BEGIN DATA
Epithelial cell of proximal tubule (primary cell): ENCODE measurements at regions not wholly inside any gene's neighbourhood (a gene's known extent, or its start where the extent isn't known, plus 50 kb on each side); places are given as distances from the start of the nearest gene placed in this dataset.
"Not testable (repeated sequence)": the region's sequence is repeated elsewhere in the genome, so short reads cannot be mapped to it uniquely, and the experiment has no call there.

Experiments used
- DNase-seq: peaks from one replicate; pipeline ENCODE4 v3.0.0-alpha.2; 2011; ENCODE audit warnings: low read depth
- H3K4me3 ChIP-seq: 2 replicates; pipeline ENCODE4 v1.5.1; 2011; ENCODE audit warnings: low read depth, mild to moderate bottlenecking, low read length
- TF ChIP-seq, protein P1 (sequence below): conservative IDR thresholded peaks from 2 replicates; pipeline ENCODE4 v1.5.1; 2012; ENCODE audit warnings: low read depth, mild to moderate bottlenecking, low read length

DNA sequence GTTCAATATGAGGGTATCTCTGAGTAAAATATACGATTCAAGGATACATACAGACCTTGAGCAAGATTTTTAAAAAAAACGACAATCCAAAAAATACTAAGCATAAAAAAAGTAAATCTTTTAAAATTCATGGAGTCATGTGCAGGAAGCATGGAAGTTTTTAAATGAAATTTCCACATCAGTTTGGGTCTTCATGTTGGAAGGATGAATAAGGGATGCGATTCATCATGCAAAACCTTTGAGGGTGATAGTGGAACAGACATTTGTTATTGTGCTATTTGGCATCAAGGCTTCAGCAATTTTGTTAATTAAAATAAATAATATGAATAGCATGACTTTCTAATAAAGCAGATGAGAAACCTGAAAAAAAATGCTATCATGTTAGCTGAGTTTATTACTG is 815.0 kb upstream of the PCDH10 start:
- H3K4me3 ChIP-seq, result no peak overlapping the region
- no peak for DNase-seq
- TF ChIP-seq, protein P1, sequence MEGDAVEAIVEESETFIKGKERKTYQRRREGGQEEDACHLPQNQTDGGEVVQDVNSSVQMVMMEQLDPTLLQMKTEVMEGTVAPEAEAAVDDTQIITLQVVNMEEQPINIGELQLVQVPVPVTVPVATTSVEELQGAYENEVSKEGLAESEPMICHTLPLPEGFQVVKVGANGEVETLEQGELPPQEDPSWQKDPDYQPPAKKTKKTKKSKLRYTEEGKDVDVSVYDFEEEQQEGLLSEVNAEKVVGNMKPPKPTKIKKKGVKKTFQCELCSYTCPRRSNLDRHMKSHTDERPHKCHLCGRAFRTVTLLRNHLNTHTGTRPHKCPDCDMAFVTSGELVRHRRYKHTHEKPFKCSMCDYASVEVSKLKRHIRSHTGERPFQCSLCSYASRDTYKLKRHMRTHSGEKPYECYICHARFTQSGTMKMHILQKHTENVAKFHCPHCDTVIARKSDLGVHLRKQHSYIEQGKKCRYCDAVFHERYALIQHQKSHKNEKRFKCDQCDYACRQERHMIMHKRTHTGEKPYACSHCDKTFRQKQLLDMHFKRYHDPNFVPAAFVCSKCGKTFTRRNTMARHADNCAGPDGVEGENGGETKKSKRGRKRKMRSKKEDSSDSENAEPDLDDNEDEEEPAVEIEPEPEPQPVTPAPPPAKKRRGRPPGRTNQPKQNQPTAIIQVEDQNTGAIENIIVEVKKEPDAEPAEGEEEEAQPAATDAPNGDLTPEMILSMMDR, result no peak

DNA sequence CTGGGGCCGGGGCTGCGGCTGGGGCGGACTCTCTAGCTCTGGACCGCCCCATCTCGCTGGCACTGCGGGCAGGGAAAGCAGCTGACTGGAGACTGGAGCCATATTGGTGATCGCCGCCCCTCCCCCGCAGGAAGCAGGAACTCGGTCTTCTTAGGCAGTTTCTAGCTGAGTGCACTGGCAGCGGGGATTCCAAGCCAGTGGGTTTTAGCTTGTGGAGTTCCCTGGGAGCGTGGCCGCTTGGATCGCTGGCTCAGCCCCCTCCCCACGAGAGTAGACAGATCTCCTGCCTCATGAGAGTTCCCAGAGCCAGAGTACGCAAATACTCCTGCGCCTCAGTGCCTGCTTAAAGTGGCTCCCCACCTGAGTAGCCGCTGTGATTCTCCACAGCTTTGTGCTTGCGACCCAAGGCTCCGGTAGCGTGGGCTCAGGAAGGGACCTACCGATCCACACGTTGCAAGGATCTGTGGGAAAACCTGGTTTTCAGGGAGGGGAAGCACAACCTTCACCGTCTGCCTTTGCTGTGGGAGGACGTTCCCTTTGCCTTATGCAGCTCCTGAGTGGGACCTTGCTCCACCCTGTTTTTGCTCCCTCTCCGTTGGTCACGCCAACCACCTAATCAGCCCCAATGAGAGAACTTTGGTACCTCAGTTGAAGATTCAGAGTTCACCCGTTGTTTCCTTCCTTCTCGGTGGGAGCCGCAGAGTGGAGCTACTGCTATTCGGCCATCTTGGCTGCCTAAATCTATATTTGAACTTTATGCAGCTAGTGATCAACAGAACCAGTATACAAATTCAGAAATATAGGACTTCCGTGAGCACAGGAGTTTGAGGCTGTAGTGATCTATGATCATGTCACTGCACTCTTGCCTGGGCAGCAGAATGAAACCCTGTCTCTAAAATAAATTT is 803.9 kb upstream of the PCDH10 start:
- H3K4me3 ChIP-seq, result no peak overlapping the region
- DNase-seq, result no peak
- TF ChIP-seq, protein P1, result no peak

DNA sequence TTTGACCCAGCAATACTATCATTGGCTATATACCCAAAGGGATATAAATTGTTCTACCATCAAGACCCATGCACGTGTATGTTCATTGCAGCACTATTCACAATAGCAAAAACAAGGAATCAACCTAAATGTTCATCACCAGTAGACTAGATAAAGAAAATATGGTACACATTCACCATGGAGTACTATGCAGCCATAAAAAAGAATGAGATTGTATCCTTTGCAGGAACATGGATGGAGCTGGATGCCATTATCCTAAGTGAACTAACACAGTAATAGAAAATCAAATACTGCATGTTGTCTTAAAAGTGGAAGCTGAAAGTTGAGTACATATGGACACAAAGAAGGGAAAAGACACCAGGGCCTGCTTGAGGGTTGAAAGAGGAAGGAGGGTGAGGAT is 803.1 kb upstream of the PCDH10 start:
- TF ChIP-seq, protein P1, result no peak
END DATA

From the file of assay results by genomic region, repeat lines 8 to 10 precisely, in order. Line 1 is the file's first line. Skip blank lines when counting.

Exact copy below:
- H3K4me3 ChIP-seq, result no peak overlapping the region
- no peak for DNase-seq
- TF ChIP-seq, protein P1, sequence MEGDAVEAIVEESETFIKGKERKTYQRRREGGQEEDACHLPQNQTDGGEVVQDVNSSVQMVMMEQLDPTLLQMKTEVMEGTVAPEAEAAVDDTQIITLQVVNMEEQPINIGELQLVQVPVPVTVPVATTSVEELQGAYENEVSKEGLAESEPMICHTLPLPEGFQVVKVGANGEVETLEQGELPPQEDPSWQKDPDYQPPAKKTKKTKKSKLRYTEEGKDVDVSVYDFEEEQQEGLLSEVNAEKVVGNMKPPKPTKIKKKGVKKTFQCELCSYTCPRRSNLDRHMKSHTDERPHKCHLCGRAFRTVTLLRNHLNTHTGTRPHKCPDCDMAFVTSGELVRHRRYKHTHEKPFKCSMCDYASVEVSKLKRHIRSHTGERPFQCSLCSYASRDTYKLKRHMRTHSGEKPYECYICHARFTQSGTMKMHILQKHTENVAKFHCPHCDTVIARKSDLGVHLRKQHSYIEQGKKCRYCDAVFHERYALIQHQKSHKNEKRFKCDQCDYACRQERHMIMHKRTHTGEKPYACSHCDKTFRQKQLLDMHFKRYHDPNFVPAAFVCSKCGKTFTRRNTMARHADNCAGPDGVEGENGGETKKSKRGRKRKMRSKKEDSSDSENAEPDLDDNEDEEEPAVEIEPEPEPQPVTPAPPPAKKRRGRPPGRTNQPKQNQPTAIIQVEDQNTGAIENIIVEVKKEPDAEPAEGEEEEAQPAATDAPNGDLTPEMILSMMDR, result no peak